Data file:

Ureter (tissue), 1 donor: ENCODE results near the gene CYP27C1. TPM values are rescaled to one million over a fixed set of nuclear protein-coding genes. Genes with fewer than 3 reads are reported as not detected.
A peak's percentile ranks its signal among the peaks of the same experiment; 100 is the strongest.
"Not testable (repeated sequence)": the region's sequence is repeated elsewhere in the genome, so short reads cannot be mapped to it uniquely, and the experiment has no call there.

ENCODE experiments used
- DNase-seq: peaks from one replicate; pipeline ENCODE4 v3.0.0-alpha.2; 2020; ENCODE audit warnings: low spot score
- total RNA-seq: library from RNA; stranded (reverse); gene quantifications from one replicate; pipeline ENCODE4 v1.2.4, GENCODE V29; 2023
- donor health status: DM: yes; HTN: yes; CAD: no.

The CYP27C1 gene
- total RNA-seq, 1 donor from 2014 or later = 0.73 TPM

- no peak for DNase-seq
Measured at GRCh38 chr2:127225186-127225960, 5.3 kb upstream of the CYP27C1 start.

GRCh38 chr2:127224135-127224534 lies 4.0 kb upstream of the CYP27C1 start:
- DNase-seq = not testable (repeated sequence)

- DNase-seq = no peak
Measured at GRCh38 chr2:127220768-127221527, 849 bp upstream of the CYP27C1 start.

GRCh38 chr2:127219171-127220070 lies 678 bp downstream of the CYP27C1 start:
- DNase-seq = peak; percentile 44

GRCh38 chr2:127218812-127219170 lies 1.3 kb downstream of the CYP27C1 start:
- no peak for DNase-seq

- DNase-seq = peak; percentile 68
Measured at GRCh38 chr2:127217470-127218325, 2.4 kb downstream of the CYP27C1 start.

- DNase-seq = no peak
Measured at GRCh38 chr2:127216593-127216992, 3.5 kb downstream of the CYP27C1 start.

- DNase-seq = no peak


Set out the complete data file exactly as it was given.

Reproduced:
Ureter (tissue), 1 donor: ENCODE results near the gene CYP27C1. TPM values are rescaled to one million over a fixed set of nuclear protein-coding genes. Genes with fewer than 3 reads are reported as not detected.
A peak's percentile ranks its signal among the peaks of the same experiment; 100 is the strongest.
"Not testable (repeated sequence)": the region's sequence is repeated elsewhere in the genome, so short reads cannot be mapped to it uniquely, and the experiment has no call there.

ENCODE experiments used
- DNase-seq: peaks from one replicate; pipeline ENCODE4 v3.0.0-alpha.2; 2020; ENCODE audit warnings: low spot score
- total RNA-seq: library from RNA; stranded (reverse); gene quantifications from one replicate; pipeline ENCODE4 v1.2.4, GENCODE V29; 2023
- donor health status: DM: yes; HTN: yes; CAD: no.

The CYP27C1 gene
- total RNA-seq, 1 donor from 2014 or later = 0.73 TPM

- no peak for DNase-seq
Measured at GRCh38 chr2:127225186-127225960, 5.3 kb upstream of the CYP27C1 start.

GRCh38 chr2:127224135-127224534 lies 4.0 kb upstream of the CYP27C1 start:
- DNase-seq = not testable (repeated sequence)

- DNase-seq = no peak
Measured at GRCh38 chr2:127220768-127221527, 849 bp upstream of the CYP27C1 start.

GRCh38 chr2:127219171-127220070 lies 678 bp downstream of the CYP27C1 start:
- DNase-seq = peak; percentile 44

GRCh38 chr2:127218812-127219170 lies 1.3 kb downstream of the CYP27C1 start:
- no peak for DNase-seq

- DNase-seq = peak; percentile 68
Measured at GRCh38 chr2:127217470-127218325, 2.4 kb downstream of the CYP27C1 start.

- DNase-seq = no peak
Measured at GRCh38 chr2:127216593-127216992, 3.5 kb downstream of the CYP27C1 start.

- DNase-seq = no peak